Saturday, March 20, 2004
Our God, Who Makes All Things New
I am about to do a new thing: now it springs forth, do you not perceive it? I will make a way in the wilderness and rivers in the desert. —Isaiah 43:19–21
I left my large, tight-knit African-American family in St. Louis to attend a New England boarding school—despite my father’s objections and racially based fears—when I was fourteen. I did not realize at the time that my two oldest brothers had gone to my father. They begged, pleaded and even cried in order to convince my father to not only give his permission for my departure, but also his blessing. My father always greeted me with kisses and hugs whenever I returned home form boarding school despite my lingering anger about his initial vehement opposition to my leaving. Yet, before my father died (shortly after I graduated from college), I saw his fear and his sometimes angry words as his very broken form of human love. In retrospect, I realize that God was calling me into something new, not because I became professionally successful in the world’s eyes. My brothers’ intervention healed the wound in my father’s fearful soul. I was my father’s ninth child. It was a real struggle for him to let me go. He gave up his role as the source of daily nurturing, guidance, and protection in my life. He sent me into the wilderness of strange white men he did not know. My father prayed everyday. I imagine that he prayed not just for my safety, but that God would show me the way. When he let me leave his home, I was no longer his child, but God’s child. My own life has been filled with many personal, professional, and geographical changes. I have always tried to make difficult personal and professional decisions within the framework of seeking to hear how God is making my life new. I pray everyday, especially during Lent, that I will allow God to guide me.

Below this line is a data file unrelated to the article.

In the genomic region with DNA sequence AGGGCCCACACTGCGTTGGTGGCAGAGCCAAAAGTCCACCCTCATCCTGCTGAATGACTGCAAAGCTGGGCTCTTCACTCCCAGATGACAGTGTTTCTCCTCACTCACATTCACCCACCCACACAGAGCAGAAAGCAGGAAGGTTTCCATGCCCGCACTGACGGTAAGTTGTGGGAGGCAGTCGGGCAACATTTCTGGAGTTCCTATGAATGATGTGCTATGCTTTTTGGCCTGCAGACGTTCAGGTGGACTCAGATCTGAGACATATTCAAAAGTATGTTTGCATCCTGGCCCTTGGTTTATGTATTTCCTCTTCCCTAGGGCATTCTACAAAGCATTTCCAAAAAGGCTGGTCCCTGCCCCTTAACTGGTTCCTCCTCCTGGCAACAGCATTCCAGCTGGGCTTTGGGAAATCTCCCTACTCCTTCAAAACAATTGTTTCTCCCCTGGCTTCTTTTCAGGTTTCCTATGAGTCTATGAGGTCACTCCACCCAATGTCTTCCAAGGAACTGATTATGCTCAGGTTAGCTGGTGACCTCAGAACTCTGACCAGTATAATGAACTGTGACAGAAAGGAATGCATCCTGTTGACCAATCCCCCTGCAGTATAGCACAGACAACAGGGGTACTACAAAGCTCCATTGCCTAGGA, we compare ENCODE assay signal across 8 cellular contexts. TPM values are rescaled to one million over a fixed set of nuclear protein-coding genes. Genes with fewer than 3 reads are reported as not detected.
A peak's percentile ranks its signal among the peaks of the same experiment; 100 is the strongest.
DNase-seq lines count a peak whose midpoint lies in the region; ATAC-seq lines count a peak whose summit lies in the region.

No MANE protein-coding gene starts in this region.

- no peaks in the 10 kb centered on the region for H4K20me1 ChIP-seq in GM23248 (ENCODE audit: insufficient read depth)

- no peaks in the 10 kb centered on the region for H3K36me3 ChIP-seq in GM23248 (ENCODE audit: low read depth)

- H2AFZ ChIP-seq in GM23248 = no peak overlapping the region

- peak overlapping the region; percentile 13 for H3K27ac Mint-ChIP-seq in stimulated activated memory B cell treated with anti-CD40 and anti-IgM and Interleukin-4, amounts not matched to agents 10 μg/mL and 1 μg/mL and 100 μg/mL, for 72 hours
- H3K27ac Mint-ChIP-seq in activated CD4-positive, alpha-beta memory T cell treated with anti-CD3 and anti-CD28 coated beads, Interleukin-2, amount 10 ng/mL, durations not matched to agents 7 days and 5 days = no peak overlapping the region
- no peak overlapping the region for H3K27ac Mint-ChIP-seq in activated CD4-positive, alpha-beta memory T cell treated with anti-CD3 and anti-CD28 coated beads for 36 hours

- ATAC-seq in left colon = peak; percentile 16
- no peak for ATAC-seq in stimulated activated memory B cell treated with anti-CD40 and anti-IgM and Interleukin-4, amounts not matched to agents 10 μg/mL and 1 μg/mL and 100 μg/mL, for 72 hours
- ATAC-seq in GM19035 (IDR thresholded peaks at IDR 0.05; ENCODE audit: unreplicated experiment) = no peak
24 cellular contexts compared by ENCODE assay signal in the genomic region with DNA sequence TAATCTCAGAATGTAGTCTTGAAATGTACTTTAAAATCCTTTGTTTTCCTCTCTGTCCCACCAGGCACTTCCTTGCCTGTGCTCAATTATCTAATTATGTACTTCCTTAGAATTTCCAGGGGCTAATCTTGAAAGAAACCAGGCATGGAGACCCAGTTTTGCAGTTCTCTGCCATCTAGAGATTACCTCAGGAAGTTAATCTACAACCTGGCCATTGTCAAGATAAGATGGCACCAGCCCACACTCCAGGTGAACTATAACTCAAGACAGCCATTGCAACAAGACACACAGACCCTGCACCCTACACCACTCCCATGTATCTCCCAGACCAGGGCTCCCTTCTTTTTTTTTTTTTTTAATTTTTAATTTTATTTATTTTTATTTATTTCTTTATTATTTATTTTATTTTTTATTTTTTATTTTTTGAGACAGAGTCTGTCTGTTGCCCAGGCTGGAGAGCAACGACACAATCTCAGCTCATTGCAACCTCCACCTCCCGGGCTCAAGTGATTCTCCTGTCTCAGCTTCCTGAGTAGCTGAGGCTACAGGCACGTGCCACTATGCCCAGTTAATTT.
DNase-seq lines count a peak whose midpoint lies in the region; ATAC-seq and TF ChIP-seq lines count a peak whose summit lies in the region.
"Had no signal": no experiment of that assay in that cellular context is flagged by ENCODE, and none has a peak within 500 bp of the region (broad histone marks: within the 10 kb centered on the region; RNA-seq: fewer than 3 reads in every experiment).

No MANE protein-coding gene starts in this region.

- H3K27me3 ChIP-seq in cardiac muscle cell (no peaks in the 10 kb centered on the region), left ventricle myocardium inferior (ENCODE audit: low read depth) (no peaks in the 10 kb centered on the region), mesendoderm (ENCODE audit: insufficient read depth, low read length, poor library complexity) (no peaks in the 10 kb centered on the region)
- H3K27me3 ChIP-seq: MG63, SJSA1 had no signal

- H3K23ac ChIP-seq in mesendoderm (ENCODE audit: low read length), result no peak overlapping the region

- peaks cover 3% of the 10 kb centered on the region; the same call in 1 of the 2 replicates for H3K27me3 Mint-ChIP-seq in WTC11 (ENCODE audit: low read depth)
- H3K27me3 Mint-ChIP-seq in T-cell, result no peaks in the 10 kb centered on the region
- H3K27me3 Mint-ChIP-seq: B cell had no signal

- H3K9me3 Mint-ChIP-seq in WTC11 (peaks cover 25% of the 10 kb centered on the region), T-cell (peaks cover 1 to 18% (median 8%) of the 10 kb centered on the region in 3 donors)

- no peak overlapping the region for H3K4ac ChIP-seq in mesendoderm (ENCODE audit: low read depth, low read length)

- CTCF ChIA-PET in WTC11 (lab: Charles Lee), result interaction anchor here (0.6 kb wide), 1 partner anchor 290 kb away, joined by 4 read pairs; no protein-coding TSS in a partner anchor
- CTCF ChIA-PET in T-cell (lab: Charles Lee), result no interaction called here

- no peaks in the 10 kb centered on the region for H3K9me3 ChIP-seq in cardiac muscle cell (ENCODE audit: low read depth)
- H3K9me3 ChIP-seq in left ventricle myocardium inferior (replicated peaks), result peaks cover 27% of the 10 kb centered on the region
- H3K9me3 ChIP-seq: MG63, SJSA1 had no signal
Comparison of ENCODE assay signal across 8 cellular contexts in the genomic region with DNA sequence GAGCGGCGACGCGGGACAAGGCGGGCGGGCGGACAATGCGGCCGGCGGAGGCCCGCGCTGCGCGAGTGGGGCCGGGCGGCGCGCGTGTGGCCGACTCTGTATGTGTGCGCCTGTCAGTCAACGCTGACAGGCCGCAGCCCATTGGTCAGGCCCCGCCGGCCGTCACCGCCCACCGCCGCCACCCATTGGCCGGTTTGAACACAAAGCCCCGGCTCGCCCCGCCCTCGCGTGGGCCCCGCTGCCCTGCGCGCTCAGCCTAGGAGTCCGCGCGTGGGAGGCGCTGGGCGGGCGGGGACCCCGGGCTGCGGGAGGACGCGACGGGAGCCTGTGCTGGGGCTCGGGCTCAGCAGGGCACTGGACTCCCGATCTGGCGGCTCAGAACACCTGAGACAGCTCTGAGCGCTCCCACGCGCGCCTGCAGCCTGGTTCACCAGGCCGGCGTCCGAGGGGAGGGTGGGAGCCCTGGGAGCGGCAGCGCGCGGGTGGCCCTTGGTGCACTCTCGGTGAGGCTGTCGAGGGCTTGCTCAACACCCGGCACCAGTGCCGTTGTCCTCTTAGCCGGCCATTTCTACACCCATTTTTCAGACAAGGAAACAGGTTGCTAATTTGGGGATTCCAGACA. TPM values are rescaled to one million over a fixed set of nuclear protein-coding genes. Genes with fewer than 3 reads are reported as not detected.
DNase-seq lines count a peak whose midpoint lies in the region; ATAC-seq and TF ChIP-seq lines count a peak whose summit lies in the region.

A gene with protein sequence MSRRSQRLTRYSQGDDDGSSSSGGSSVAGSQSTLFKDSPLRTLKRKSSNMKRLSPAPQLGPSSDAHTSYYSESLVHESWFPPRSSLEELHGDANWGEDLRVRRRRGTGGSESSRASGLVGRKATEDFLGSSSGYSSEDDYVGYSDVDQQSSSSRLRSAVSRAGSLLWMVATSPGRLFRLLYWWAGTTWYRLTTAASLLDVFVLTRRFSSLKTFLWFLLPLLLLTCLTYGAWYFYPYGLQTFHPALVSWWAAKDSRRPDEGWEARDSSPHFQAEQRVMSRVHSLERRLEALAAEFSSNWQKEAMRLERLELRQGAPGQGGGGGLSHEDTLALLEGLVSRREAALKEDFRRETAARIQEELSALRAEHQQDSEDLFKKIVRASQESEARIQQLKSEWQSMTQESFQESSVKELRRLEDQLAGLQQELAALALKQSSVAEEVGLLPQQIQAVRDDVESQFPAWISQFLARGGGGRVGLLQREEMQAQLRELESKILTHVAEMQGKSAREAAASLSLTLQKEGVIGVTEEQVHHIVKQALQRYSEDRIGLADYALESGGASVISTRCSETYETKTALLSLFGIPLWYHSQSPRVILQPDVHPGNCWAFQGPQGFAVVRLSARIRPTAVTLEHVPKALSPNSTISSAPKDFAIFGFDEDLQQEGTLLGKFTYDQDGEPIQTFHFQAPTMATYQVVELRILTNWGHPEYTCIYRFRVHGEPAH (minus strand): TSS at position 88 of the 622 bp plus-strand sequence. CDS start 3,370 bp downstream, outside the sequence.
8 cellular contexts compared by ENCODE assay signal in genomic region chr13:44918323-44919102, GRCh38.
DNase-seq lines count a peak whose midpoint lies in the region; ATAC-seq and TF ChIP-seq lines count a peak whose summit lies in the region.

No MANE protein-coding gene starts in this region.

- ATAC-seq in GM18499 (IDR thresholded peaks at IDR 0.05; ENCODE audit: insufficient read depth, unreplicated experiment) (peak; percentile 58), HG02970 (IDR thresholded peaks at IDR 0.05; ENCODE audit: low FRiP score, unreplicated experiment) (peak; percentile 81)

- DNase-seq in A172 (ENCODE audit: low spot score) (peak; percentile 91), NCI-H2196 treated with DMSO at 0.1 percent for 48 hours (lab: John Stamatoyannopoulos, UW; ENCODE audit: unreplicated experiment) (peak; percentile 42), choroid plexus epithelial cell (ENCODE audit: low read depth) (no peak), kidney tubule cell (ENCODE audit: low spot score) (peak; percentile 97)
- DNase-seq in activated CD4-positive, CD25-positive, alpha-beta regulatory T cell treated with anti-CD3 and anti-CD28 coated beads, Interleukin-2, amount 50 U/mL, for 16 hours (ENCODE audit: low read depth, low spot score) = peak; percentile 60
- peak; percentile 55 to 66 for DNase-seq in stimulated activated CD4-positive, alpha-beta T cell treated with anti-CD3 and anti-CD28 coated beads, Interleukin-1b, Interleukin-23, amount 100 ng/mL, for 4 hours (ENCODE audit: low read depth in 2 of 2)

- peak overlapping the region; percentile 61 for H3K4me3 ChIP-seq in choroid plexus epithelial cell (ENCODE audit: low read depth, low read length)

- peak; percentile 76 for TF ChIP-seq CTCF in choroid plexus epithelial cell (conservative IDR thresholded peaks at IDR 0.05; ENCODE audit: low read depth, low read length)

God, help us to perceive your guidance and Spirit in the world. Help us during this Lenten season to be willing to perceive and be grateful for the ways in which you are making each of us new persons.
Larry I. Palmer